This paper discusses the current state of research into Directive 2014/95/EU and non-financial disclosure (NFD), with the aim of offering a future research agenda.
The authors have conducted a systematic literature review of 78 studies spanning seven years (2014–2020) that address Directive 2014/95/EU.
The literature review revealed four main avenues for future research. First, future studies could focus on addressing issues related to the EU Directive's potential impacts, both in terms of NFD and companies' financial performance. Second, because context plays an important role in defining the regulation's impact, future research should consider these contextual factors in NFD. Third, further research should investigate the interplay between the binding requirements of the Directive and the non-binding guidelines suggested to implement it. Finally, future research would do well to employ additional theoretical approaches in order to interpret the Directive's diverse effects for various countries, organisations and timelines.
This research agenda is intended to help scholars in this field to understand what has yet to be known in order to develop a complete understanding of the EU Directive on non-financial information disclosure.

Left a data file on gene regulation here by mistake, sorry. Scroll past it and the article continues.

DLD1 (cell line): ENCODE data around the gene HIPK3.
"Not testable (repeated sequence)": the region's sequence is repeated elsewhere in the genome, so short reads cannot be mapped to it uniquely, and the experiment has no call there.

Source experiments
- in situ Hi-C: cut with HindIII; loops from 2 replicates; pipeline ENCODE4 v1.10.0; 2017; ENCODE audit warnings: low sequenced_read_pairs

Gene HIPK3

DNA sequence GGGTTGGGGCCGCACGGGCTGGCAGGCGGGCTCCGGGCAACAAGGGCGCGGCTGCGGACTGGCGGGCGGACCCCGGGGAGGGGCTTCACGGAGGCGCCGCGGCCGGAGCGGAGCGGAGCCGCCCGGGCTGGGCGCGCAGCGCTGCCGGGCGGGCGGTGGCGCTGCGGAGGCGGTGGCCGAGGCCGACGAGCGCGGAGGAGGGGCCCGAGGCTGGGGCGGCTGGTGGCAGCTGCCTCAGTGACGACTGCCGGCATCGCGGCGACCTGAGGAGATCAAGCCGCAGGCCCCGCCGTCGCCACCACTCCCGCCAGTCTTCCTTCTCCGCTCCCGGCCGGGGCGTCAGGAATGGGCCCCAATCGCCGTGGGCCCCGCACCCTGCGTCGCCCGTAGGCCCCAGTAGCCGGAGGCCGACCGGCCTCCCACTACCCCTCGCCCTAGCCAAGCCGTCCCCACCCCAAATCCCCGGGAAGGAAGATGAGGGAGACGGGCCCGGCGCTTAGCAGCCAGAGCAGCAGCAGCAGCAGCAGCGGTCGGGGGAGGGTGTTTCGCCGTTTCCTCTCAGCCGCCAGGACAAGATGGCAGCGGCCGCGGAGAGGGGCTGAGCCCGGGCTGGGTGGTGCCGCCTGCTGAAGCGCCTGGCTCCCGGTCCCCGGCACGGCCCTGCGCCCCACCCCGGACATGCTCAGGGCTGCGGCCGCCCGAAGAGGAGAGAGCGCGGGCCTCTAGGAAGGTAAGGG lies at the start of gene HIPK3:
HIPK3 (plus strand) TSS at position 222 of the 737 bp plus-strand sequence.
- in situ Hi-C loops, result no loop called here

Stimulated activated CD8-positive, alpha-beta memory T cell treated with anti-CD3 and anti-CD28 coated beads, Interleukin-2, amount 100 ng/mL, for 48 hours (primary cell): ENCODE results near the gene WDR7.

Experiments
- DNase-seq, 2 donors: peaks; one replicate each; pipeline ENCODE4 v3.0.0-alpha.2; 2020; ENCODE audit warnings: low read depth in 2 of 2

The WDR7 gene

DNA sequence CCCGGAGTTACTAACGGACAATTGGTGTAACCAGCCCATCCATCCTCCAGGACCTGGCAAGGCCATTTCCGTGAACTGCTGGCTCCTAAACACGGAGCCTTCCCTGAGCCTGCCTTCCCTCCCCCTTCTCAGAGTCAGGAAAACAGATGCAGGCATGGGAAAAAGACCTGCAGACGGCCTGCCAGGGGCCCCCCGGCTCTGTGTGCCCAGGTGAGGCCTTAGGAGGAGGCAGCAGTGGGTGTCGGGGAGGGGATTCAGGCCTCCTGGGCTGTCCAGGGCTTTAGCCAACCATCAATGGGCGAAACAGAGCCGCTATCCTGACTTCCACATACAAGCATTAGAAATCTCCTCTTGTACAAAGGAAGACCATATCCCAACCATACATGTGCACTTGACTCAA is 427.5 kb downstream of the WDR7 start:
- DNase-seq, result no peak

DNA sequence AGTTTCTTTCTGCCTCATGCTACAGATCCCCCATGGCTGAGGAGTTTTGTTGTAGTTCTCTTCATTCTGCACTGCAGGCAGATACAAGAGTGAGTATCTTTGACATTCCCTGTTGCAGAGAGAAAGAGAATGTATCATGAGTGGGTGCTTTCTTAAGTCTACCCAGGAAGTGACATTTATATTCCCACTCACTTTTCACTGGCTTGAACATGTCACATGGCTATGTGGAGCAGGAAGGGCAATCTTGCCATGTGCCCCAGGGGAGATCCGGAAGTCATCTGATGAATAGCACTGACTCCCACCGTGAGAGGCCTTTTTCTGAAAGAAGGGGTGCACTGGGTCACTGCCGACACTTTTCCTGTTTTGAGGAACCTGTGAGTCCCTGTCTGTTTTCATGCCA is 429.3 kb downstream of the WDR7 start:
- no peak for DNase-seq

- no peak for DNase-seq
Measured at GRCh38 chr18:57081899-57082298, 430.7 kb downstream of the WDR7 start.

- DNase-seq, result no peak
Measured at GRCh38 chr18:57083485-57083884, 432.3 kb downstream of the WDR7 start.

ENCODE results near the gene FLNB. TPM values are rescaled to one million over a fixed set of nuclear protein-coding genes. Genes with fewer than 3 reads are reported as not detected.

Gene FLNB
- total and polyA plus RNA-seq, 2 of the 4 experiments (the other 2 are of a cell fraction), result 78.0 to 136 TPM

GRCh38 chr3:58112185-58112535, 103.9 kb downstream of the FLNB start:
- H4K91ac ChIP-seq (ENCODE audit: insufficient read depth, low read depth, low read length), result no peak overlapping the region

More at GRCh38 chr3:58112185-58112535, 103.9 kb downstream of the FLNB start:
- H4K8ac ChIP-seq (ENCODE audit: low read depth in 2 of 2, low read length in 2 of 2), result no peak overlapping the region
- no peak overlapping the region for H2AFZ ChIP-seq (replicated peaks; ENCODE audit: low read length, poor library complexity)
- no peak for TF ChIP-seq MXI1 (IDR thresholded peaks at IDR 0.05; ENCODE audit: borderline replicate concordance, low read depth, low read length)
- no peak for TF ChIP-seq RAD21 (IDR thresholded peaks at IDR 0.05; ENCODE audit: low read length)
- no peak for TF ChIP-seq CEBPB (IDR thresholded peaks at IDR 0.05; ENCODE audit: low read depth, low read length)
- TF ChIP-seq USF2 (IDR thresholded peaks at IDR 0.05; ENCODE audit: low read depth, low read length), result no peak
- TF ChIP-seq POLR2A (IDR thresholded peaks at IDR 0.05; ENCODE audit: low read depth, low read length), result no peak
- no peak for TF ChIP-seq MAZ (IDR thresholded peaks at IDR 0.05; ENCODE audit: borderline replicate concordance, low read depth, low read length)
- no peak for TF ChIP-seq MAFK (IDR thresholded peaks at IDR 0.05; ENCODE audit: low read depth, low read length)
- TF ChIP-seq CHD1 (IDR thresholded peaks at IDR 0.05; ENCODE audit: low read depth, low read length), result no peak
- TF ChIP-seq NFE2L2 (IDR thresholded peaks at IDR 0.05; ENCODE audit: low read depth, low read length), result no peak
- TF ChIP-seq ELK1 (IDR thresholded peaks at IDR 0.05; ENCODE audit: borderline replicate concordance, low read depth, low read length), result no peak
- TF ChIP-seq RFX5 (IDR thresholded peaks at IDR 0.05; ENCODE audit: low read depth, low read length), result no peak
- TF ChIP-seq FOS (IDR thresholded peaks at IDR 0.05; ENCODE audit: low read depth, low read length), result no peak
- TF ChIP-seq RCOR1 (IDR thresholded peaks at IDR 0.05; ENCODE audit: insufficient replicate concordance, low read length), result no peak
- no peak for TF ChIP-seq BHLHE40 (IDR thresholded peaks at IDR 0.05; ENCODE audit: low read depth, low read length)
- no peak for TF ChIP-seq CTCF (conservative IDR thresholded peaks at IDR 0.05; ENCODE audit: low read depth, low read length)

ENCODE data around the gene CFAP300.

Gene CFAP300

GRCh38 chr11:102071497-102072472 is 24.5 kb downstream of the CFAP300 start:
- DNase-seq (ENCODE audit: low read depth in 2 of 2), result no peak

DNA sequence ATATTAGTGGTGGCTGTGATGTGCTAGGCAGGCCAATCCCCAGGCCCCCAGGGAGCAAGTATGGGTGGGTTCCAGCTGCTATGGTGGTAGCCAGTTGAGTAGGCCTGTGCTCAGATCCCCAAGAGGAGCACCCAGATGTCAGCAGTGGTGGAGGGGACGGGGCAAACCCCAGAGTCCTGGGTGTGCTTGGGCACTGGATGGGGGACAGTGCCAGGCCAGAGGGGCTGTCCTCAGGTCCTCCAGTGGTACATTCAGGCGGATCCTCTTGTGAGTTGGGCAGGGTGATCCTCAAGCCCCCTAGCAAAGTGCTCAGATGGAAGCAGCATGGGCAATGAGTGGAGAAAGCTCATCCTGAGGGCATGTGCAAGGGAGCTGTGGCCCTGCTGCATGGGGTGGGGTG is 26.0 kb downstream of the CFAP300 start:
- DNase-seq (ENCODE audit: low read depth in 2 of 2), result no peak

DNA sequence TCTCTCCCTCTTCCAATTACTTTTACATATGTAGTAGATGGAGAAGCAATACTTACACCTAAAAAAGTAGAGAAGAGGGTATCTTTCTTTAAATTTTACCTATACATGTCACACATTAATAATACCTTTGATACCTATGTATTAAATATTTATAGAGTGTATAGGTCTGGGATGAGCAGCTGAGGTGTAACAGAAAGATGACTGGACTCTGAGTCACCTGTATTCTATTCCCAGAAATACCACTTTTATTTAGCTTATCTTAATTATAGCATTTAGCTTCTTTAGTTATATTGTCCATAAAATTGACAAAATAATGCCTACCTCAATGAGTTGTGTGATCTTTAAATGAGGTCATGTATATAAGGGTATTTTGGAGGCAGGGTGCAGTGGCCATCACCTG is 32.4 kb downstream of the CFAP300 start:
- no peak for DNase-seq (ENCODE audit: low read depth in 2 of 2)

Focussing on the Directive's implementation across countries and organisations with a longitudinal approach, this paper could indicate whether or not mandatory reporting enhances non-financial information disclosure and consequently, organisational actions. This work could inform both companies' and policymakers' approach to disclosure, whether mandatory or otherwise.
To date, many studies have focussed on specific issues regarding the EU Directive. This paper, however, presents the first systematic literature review considering the current state of research into the EU Directive, thus drawing a future research agenda.
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